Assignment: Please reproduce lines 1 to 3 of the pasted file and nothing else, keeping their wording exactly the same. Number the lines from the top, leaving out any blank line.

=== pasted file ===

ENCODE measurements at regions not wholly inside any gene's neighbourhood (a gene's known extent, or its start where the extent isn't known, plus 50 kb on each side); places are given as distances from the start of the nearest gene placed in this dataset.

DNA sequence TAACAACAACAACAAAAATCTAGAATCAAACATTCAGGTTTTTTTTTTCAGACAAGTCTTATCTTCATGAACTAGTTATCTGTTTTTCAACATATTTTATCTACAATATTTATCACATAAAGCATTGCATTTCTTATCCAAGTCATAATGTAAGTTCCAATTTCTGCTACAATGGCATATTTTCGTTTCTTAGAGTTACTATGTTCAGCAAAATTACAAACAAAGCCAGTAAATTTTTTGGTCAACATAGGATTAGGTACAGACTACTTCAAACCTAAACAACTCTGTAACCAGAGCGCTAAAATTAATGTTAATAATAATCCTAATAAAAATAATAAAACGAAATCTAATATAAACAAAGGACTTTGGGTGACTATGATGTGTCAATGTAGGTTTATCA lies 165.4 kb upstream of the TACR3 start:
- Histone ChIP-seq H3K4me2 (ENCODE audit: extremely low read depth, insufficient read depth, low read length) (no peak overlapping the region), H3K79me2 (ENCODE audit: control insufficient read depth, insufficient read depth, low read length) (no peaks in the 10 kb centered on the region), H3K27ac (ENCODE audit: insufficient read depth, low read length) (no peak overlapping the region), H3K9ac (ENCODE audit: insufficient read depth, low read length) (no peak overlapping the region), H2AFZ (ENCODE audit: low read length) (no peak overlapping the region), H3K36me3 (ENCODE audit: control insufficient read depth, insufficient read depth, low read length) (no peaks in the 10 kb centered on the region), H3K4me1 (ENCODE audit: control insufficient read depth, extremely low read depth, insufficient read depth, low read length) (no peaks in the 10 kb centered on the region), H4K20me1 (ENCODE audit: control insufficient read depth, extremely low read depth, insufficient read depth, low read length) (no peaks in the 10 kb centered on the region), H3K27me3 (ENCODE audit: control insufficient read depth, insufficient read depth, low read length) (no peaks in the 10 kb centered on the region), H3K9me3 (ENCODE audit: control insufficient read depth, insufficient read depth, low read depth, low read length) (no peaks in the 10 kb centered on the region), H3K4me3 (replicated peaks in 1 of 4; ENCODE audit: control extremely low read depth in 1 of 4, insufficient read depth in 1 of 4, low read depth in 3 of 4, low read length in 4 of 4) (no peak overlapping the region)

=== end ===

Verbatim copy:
ENCODE measurements at regions not wholly inside any gene's neighbourhood (a gene's known extent, or its start where the extent isn't known, plus 50 kb on each side); places are given as distances from the start of the nearest gene placed in this dataset.

DNA sequence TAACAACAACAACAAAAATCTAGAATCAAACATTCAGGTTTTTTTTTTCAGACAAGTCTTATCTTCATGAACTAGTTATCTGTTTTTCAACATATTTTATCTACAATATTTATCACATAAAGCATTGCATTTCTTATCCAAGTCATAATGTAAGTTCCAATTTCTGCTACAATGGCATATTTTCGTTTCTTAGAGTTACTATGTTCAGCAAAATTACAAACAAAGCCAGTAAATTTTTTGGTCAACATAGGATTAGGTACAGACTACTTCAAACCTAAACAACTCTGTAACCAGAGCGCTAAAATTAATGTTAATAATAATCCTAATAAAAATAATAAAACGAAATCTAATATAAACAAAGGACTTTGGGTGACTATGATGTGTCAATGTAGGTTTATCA lies 165.4 kb upstream of the TACR3 start:
- Histone ChIP-seq H3K4me2 (ENCODE audit: extremely low read depth, insufficient read depth, low read length) (no peak overlapping the region), H3K79me2 (ENCODE audit: control insufficient read depth, insufficient read depth, low read length) (no peaks in the 10 kb centered on the region), H3K27ac (ENCODE audit: insufficient read depth, low read length) (no peak overlapping the region), H3K9ac (ENCODE audit: insufficient read depth, low read length) (no peak overlapping the region), H2AFZ (ENCODE audit: low read length) (no peak overlapping the region), H3K36me3 (ENCODE audit: control insufficient read depth, insufficient read depth, low read length) (no peaks in the 10 kb centered on the region), H3K4me1 (ENCODE audit: control insufficient read depth, extremely low read depth, insufficient read depth, low read length) (no peaks in the 10 kb centered on the region), H4K20me1 (ENCODE audit: control insufficient read depth, extremely low read depth, insufficient read depth, low read length) (no peaks in the 10 kb centered on the region), H3K27me3 (ENCODE audit: control insufficient read depth, insufficient read depth, low read length) (no peaks in the 10 kb centered on the region), H3K9me3 (ENCODE audit: control insufficient read depth, insufficient read depth, low read depth, low read length) (no peaks in the 10 kb centered on the region), H3K4me3 (replicated peaks in 1 of 4; ENCODE audit: control extremely low read depth in 1 of 4, insufficient read depth in 1 of 4, low read depth in 3 of 4, low read length in 4 of 4) (no peak overlapping the region)